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Biographical entry Todd, Thomas Wingate (1885 - 1938)

MRCS 14 December 1911; FRCS 14 December 1911; MB BCh Manchester 1907.

15 January 1885
29 December 1938
Cleveland, Ohio, USA


Born at Sheffield, 15 January 1885, the eldest son and first child of the Rev James Todd, Wesleyan minister, and Katherine Wingate, his wife. He was educated privately and afterwards went to school at Nottingham. He then entered the Victoria University, Manchester, where he won the University scholarship at the intermediate MB examination and graduated MB BCh with first-class honours in 1907, and took a postgraduate course at the London Hospital. He lectured on anatomy in the University when A H Young was professor and subsequently under Professor Elliot Grafton Smith, who appreciated his merit and incited him to do some good original anatomical research. In 1910 he was elected the Tom Jones surgical research scholar, and became interested in the anatomical teaching of dental students.

He left England on 30 November 1912 to take up an appointment as professor of anatomy in the Western Reserve University, Cleveland, Ohio, and here he spent the rest of his life. During his later years he acted as director of the Brush Foundation at Cleveland, which was founded in 1928 by Charles Francis Brush to study "the restriction of population and the betterment of the human race, more especially in connexion with heredity and environment." He married Eleanor Pearson of Manchester on 9 November 1912. She survived him with two sons and a daughter. He died at his house, 2687 Shaker Road, Cleveland Heights, on 29 December 1938 suddenly, with a coronary thrombosis. During the first world war he held a commission as captain in the Royal Canadian Army Medical Corps, as he retained his British nationality.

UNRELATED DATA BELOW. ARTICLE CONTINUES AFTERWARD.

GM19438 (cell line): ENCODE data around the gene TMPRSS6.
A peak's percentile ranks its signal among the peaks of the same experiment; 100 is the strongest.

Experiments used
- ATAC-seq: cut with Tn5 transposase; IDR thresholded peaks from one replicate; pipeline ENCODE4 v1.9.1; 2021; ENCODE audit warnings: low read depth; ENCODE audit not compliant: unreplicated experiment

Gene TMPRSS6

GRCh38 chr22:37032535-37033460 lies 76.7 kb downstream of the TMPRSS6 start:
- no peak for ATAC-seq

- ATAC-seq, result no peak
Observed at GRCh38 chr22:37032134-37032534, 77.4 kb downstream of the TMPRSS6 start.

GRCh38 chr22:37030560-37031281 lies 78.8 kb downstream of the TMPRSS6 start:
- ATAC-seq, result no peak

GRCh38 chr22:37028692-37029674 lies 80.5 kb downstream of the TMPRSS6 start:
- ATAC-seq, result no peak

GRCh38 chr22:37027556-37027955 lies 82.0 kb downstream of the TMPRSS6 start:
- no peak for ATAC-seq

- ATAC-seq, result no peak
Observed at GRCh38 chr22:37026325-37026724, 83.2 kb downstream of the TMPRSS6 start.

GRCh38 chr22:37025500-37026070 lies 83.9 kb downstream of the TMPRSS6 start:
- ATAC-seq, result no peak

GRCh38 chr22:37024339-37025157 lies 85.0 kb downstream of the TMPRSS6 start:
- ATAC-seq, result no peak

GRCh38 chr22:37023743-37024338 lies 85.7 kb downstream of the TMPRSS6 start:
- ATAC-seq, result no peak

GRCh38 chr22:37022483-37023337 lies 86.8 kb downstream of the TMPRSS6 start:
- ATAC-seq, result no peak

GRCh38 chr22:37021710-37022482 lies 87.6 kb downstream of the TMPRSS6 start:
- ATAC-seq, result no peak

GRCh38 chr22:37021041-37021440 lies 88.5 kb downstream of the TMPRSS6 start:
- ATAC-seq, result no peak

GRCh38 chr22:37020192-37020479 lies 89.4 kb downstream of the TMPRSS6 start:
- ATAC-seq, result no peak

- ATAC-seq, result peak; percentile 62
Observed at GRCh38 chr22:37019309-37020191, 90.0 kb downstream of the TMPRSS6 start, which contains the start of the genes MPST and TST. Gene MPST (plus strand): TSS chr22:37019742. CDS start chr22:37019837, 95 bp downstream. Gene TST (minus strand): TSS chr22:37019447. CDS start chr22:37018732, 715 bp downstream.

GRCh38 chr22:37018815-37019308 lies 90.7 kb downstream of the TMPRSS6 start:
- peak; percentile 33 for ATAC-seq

Todd in the United States and Herbert Henry Woollard in England did much to revolutionize the outlook of anatomy. Todd, by his paper on the "Arterial lesion in cases of cervical rib", published in 1913 in the Journal of Anatomy, 47, 250, was amongst the first to call attention to the arterial changes which follow pressure on the sympathetic nerve supply of the vessel. Perhaps his greatest contribution was his demonstration that from infancy to old age the human skeleton undergoes a succession of changes, and by recognition of these changes that it is possible to assess the approximate age of any given skeleton. By 1933 he had examined 3,407 human skeletons, all with well-ascertained racial and social histories. Another field of enquiry was the mobility of the alimentary canal, and especially disturbances in rhythm and vigour produced by mental states. The results were summarized in 1930, when he delivered the Beaumont lectures, and they were published under the title The behaviour patterns of the alimentary tract in the same year. Through the Brush Foundation he organized a systematic and continued examination of 800 children, to investigate the growth changes. The results appeared in the Atlas of skeletal maturation, with 75 plates, London, 1937. It gives standard examples of the stages in ossification which the hand passes through from birth to maturity, and is labelled "Part I". Another field of work was the growth of the face and its bearing on the practice of the dental surgeon.

It was said of Todd that he was quite tireless, working with an evangelical fervour, his mind so teeming with ideas that it early appeared a single life would be too short to enable him to encompass all he wished to do. He had a keen sense of humour, was easy to work with, and had many interests outside his anthropological work.

Sources used to compile this entry: [Lancet, 1939, 1, 115 and 179; Brit med J 1939, 1, 44; The Cleveland Plain Dealer, 29 December 1938, with portrait; Man, 1939, 39, 162, with portrait; information given by Mrs Todd].

The Royal College of Surgeons of England